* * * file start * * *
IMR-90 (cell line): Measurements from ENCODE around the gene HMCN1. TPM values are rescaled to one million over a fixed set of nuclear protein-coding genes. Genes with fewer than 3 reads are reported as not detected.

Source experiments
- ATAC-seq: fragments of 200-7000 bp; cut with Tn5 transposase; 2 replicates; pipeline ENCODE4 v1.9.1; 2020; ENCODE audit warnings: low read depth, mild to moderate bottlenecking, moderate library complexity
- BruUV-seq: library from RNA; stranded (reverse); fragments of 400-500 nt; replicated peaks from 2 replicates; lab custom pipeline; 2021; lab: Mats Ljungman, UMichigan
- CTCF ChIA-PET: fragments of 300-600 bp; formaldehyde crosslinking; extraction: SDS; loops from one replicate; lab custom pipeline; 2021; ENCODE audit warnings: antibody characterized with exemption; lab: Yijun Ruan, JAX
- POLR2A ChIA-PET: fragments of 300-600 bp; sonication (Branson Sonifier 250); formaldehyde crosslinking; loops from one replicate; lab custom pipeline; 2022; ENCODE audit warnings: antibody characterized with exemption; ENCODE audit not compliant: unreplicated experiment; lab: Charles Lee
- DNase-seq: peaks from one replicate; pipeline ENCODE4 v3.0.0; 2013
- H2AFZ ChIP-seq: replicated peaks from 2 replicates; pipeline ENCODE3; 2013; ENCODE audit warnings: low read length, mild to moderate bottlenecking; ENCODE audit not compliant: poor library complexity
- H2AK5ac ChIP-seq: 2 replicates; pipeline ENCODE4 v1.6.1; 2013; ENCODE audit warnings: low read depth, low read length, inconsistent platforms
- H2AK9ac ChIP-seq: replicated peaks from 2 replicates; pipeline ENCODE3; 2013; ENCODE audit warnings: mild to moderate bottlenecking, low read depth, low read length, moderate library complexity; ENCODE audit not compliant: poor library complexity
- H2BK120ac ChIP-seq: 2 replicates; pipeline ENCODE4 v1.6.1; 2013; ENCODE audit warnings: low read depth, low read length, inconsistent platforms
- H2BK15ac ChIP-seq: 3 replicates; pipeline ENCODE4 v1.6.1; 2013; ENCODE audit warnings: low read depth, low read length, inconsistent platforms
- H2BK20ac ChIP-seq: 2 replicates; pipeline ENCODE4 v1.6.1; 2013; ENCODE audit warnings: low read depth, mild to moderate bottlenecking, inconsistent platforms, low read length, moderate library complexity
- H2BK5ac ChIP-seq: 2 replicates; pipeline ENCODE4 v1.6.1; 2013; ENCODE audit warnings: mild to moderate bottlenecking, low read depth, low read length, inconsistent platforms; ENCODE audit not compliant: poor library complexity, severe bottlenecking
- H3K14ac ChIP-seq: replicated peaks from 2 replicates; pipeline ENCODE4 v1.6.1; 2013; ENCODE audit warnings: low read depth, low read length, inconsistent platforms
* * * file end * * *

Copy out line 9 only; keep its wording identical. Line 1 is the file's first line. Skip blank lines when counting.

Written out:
- H2AK5ac ChIP-seq: 2 replicates; pipeline ENCODE4 v1.6.1; 2013; ENCODE audit warnings: low read depth, low read length, inconsistent platforms